Owners Surrender Their Way to Labor Peace

Three years ago, the Lords of Baseball vowed that these labor negotiations would be different. No more Commissioners counseling moderation, no more peace for its own sake. They wanted to win so badly that they were willing to destroy the 1994 season and damage the 1995 season to get their way. How ironic that the hardest-line owner of all drove his colleagues to surrender.

After the owners voted, 18-12, on November 6 to reject a tentative labor agreement, White Sox owner Jerry Reinsdorf explained, “I hope the fans understand that what we are doing is meant to be to their benefit. We're attempting to control the spiraling of salaries.” But on November 26 the Lords raised the white flag, overwhelmingly approving the very deal they had just denounced. Done in by their own arrogance and greed, they had no choice.

The owners start all sports labor disputes with a public relations advantage. Most fans think professional athletes are overpaid, and, encouraged by comments like Reinsdorf’s, they blame high ticket prices on the “greedy players.” In fact, as economists have noted, player salaries are the result, not the cause, of higher revenues -- even if the players worked for free, a profit-maximizing owner would raise ticket prices whenever the market allowed.

By repudiating their own negotiator, the owners lost that advantage. Even sympathetic fans and reporters turned on them. The “dishonorable owners” became the villains: they had hired Randy Levine to reach a labor agreement, then reneged after Levine did his job. Acting Commissioner Bud Selig, who had assured the Players Association that Levine spoke for him, now abandoned him. Hiding behind anonymity, others went further. One unidentified NL owner suggested: "What we should do is put Randy against the wall, blindfold him and shoot him for treason.”

The meeting highlighted the disarray among baseball’s ruling class. Even after discussions made clear that the proposed agreement would be rejected, 12 owners voted for the deal despite Selig’s plea for a unified public front. Several owners protested Selig’s refusal to distribute a written summary of the proposed deal while it was being debated. With nothing in writing to review, some owners may have based their vote on incorrect information -- for example, some small-market teams incorrectly thought they could get revenue-sharing money without a labor agreement.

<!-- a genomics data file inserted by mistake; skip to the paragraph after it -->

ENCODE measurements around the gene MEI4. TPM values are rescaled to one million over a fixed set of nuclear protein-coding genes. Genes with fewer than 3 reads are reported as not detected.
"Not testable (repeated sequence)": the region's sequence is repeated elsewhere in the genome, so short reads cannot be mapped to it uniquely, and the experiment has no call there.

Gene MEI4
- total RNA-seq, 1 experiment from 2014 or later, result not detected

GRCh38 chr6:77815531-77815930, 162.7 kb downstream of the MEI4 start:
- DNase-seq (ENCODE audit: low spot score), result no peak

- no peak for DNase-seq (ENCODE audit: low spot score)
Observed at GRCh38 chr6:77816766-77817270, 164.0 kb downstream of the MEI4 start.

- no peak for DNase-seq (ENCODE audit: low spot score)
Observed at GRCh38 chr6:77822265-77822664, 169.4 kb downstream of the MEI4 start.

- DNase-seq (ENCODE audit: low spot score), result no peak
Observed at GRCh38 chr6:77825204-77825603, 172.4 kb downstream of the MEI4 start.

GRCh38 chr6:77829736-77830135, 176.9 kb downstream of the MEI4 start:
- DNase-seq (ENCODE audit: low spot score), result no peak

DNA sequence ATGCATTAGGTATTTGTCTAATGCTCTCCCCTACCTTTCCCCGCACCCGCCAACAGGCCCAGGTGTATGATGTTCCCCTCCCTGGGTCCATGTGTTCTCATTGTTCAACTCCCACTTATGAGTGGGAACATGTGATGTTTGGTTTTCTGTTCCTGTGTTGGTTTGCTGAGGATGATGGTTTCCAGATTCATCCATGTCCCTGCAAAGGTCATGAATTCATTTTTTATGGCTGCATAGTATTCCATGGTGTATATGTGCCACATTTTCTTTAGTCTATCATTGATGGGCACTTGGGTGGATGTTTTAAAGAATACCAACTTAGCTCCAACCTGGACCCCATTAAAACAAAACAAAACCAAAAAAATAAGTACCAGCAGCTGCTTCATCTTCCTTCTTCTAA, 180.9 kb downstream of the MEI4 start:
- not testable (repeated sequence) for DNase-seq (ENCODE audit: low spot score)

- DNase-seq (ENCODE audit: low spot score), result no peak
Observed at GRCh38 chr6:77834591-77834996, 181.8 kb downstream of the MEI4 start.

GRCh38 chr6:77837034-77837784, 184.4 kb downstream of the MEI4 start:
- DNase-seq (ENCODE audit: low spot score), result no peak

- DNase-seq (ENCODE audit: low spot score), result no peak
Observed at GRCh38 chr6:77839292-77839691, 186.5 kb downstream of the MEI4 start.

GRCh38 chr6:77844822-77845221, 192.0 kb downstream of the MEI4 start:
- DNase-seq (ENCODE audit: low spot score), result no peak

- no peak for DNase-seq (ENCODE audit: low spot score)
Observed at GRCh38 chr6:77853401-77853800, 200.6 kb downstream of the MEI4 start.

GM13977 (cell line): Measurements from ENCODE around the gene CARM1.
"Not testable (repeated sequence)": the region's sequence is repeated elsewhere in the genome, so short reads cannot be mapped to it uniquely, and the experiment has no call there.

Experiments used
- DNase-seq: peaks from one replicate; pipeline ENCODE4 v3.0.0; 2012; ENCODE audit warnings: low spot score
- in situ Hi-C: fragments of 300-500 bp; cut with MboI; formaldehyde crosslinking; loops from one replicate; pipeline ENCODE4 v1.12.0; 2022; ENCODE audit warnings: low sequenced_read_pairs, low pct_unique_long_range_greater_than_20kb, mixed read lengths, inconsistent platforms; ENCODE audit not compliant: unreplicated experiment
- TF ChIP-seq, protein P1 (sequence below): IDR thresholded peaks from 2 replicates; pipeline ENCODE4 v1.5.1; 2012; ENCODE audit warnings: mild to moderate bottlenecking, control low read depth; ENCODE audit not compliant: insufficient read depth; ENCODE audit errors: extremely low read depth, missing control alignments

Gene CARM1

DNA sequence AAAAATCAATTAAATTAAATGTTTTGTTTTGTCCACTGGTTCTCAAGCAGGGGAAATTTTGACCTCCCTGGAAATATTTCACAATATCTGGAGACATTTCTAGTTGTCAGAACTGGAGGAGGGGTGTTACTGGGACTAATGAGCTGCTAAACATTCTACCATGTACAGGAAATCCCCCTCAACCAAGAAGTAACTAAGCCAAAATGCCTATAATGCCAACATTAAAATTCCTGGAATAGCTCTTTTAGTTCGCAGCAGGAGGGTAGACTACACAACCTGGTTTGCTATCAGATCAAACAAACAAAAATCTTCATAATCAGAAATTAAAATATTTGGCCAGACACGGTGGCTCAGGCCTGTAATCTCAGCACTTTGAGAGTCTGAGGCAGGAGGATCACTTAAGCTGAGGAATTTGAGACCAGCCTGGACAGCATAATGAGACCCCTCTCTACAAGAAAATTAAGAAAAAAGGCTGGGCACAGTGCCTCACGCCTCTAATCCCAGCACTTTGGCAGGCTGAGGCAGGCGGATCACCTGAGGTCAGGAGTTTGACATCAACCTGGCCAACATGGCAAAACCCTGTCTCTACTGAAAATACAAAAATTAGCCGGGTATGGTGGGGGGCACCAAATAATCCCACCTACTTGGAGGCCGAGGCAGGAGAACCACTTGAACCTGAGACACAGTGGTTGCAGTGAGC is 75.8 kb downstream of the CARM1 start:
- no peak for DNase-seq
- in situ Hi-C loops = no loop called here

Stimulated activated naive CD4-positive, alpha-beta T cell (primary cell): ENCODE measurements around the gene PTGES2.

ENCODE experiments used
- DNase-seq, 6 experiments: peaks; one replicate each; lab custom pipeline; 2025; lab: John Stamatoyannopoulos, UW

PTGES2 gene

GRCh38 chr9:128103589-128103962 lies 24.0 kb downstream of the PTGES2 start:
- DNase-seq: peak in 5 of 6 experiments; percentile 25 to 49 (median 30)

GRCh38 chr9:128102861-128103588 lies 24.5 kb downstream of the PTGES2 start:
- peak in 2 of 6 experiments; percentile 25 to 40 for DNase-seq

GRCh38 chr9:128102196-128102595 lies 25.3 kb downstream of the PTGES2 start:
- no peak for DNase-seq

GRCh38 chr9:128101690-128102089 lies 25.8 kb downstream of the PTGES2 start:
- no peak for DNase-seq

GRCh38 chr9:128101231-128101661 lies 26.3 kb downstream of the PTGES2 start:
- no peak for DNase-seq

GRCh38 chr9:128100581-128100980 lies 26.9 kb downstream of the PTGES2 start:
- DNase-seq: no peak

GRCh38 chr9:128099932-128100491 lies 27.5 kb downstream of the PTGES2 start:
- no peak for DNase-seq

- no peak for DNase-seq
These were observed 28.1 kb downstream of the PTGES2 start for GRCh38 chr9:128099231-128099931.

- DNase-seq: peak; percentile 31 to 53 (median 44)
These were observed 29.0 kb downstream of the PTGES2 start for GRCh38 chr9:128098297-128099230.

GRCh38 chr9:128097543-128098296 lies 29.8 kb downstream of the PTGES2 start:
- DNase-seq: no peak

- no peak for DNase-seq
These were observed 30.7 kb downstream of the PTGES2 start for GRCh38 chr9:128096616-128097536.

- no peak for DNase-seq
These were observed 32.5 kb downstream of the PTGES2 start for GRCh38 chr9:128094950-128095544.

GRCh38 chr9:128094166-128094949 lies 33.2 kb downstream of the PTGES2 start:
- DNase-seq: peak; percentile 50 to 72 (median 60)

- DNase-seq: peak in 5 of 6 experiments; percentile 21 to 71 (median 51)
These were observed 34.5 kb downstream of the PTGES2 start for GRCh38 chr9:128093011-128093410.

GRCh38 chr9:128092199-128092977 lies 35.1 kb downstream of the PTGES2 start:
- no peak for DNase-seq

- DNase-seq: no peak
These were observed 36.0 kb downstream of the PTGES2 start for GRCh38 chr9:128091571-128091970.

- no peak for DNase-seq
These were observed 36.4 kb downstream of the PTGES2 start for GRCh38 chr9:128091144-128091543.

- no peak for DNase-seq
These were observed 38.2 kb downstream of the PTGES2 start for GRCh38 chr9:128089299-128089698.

The Players Association refused to reopen negotiations MLB’s new Director of Marketing warned that any hint of labor trouble would doom up to $1 billion in sponsorship contracts from major national advertisers, but no one seemed to listen. The owners and players prepared for a third off-season under the expired agreement.

But then came Reinsdorf. One week into the free-agent signing period, the self-styled protector of the fans against higher salaries signed Albert Belle to a record-breaking contract. Reinsdorf’s White Sox will pay the 30-year-old Belle $10 million per year from 1997 through 2001. In 2002 the Sox must either pay Belle another $10 million or buy out his option for $5 million, so he’ll earn either $60 million for six years or $55 million for five. Either way Belle’s contract dwarfs that of Ken Griffey Jr., baseball’s second highest-paid player. Griffey, who’s three years younger and much more likely to retain his value, will earn an average of $8.5 million from 1997-2000.

The Belle signing sent shock waves through baseball’s front offices, especially those with their own marquee talent. If Belle is worth $10 million per year, what about Mike Piazza? Or Bernie Williams? Or, most ominously for Red Sox fans, what about Mo Vaughn? Vaughn earned only $250,000 less than Belle in 1996: is he, too, due for a $4 million raise?

But the greatest effect of the Belle signing won’t be felt for several more years. Belle’s performance will declines as he ages, allowing every quality free agent and arbitration-eligible player to point to Belle’s $10 million salary as a benchmark for his own contract. By 2000, the Belle contract and its descendants will cost small-market teams most or all of the revenue-sharing money they’ll receive under the new agreement.

Celebrating the Belle signing, Reinsdorf further alienated his colleagues by boasting, “It is perfectly fiscally responsible for us to give him this money because we can afford to give him this money.” Cynics noted how closely Reinsdorf’s opposition to the labor agreement dovetailed with his self-interest: the proposed agreement would cost the White Sox millions in luxury tax and make a free agent of Sox ace Alex Fernandez. Even as Reinsdorf insisted, “I want the people in Pittsburgh, Kansas City, Milwaukee, all these small towns, to have a chance for their team to compete,” owners in those cities took little comfort from his words.

In particular, the owner in Milwaukee focused on Reinsdorf’s actions -- and Acting Commissioner Selig didn’t like what he saw. He wanted the luxury tax in place before Reinsdorf could strike again: Roger Clemens, perhaps? At a hastily-called owners’ meeting, Selig implored his colleagues to ratify the labor agreement. Now fans everywhere can thank Jerry Reinsdorf for inducing his fellow Lords of Baseball to surrender rather than play by Reinsdorf’s rules.

Copyright © 1996 Doug Pappas. All rights reserved.
Originally published in the Winter 1996 issue of Boston Baseball.

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